Oil Industry to Cut $1 Trillion in Spending After Price Fall
(Bloomberg) -- The oil and gas industry will cut $1 trillion from planned spending on exploration and development because of the slump in prices, leading to slower growth in production, according to consultant Wood Mackenzie Ltd.
Worldwide investment in the development of oil and gas resources from 2015 to 2020 will be 22 percent, or $740 billion, lower than anticipated before prices plunged in 2014, with the deepest cuts in the U.S., Wood Mackenzie said in a statement Wednesday. A further $300 billion will be eliminated from exploration spending. Global production this year will be 3 percent lower than previously forecast, the consultant said.
“The impact of falling oil prices on global upstream development spend has been enormous,” Malcolm Dickson, principal analyst at Wood Mackenzie, said in the statement. “Companies have responded to the fall by deferring or canceling projects” in virtually every oil-producing country, he said.
A global supply glut caused by the increase in shale oil production in the U.S., coupled with the Organization of Petroleum Exporting Countries’ decision to keep pumping to preserve market share, triggered a collapse in oil prices in 2014. While Brent crude, the international benchmark, has rebounded more than 75 percent from a 12-year low in January, the current price of about $49 a barrel is still less than half the level two years ago.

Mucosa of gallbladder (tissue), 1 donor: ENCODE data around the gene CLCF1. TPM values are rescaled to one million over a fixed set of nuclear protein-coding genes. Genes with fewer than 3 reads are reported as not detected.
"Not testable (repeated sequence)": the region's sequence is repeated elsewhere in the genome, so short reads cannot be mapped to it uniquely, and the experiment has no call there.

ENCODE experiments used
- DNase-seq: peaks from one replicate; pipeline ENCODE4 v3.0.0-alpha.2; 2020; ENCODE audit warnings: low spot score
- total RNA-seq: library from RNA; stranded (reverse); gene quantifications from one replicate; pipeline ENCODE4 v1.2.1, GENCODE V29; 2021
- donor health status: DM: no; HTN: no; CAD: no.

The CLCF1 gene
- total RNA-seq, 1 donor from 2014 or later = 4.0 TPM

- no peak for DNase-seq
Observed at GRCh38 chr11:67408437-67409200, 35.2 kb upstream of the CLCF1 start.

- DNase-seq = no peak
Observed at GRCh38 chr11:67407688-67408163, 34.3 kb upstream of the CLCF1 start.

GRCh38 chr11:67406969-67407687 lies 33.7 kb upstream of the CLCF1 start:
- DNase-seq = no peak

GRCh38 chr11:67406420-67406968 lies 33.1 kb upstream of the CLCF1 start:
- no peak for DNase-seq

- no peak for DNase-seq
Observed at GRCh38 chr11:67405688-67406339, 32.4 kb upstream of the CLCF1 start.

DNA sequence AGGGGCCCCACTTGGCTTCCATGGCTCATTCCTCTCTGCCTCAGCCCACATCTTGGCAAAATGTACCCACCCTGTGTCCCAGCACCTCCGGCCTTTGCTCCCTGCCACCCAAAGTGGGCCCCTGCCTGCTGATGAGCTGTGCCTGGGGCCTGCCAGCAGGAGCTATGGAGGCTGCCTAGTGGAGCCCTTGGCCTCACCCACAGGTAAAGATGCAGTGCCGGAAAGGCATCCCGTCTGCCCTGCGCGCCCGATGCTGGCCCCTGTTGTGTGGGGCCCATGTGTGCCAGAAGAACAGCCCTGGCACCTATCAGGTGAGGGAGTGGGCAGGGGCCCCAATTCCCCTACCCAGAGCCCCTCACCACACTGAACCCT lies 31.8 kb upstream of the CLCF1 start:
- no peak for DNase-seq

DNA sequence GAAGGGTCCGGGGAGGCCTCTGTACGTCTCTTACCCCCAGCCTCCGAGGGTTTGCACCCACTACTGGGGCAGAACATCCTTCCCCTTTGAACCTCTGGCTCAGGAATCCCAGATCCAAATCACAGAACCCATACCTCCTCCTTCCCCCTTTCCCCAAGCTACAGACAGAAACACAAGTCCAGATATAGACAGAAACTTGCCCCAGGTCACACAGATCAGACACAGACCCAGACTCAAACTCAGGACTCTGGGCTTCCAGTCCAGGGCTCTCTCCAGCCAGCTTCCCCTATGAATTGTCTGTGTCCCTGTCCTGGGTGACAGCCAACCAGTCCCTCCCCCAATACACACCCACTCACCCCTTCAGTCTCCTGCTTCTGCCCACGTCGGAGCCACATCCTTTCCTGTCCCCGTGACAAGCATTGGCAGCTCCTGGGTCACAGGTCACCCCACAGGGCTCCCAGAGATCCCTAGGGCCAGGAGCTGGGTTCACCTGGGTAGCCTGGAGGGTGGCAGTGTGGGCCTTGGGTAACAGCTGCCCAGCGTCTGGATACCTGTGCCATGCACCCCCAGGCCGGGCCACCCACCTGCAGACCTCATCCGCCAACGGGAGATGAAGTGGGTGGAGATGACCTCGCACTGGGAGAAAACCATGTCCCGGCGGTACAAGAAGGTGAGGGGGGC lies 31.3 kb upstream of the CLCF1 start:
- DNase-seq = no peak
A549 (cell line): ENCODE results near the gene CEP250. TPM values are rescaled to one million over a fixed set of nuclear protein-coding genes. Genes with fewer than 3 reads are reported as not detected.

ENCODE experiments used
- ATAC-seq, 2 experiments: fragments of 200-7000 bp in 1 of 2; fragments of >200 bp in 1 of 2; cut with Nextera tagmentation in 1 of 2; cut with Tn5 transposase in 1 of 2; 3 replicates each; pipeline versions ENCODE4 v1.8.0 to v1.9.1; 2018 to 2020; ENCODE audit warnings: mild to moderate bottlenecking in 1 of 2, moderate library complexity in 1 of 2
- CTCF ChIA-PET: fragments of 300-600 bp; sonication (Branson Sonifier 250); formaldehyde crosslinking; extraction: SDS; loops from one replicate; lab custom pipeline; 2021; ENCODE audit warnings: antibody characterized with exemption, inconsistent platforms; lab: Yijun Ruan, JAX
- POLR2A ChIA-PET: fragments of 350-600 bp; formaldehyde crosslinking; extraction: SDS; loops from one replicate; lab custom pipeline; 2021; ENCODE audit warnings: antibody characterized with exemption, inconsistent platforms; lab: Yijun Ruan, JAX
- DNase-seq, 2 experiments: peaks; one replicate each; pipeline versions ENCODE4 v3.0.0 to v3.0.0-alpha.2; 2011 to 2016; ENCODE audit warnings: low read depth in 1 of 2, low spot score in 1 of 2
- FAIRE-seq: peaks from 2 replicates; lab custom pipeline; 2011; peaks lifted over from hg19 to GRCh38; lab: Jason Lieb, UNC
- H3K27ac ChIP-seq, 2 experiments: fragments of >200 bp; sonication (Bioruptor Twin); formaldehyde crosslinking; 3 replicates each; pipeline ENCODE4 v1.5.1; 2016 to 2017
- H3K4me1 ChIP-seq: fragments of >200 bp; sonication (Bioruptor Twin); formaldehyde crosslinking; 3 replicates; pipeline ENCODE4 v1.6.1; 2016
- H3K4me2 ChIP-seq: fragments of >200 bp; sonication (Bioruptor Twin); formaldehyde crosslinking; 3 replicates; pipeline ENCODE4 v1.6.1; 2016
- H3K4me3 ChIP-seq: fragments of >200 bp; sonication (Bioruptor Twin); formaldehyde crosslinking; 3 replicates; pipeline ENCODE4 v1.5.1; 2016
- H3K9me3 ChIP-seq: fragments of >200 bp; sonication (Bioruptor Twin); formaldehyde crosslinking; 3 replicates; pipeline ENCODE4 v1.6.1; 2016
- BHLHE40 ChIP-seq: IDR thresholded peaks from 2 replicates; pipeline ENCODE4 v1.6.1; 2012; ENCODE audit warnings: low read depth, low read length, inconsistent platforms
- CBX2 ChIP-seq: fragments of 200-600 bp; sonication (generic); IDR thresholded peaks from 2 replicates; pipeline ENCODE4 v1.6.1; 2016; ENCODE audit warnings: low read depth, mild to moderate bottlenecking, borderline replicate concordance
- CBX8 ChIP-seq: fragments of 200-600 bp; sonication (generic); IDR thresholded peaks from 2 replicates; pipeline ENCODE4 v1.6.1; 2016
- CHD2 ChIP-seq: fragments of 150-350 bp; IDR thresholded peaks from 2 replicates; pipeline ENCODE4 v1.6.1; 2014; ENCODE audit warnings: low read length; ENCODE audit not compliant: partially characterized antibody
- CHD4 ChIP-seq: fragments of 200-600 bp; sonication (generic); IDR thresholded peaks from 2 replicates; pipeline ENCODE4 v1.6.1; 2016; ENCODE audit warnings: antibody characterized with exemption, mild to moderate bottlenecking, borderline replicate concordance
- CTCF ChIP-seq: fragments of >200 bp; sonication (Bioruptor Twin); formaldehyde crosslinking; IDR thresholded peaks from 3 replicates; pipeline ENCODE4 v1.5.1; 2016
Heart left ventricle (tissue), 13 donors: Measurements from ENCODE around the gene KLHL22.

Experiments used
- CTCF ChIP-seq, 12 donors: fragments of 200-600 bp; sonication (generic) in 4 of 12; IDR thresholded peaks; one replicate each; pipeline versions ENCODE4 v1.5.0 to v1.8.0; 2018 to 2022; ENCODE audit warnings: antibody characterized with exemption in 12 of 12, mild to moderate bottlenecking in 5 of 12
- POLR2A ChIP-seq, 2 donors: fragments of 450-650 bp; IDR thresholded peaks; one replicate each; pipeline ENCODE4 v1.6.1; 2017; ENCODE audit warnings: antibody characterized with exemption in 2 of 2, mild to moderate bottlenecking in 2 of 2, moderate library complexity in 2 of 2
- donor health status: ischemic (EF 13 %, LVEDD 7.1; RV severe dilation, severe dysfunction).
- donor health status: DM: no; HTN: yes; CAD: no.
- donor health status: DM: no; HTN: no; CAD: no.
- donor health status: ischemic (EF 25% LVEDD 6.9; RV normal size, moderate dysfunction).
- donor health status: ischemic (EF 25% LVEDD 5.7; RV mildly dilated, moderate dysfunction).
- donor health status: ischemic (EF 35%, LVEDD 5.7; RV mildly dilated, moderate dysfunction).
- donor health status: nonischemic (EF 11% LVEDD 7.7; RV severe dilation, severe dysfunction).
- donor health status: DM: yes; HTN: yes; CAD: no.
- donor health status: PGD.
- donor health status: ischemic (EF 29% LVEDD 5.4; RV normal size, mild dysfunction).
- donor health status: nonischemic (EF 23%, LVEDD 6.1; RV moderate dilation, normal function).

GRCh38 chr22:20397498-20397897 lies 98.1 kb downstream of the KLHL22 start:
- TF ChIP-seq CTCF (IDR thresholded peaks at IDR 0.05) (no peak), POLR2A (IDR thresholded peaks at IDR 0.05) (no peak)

The U.S. has experienced the steepest cuts in spending. Forecast capital investment there is down by half for this year and next, a drop of around $125 billion, mainly due to a decline in drilling, Dickson said in the statement.
The Middle East is the region least affected, with no drop in investment expected in Saudi Arabia -- the world’s largest crude exporter -- for this year and next. That’s because several countries in the region are spending to maintain their market share, Wood Mackenzie said.
The investment cuts are taking a toll on production. Compared with expectations before the slide in oil prices, output this year will be 5 million barrels of oil equivalent a day lower, with the deficit widening to 6 million next year, Wood Mackenzie estimates.
Part of the reduction in spending stems from a drop in the cost of doing business. Costs in the U.S. unconventional oil and gas industry were a quarter lower on average compared with their peak in 2014, Wood Mackenzie said. In Russia, the 40 percent reduction in investment in dollar terms anticipated over the next two years is due in large part to the depreciation of the ruble, it said.
Wood Mackenzie’s forecasts stand in contrast to Goldman Sachs Group Inc.’s views. The Wall Street bank said signs are emerging that companies “appear ready to start sanctioning projects again after an 18-month hiatus,” amid recovering oil prices. These companies are competing for capital needed to fund such projects, it said.
“For now, the select few projects that are progressed will do so because costs have been cut substantially,” Wood Mackenzie’s Dickson said. “Kick-starting the next investment cycle will require more cost deflation” and confidence in higher prices, he said.
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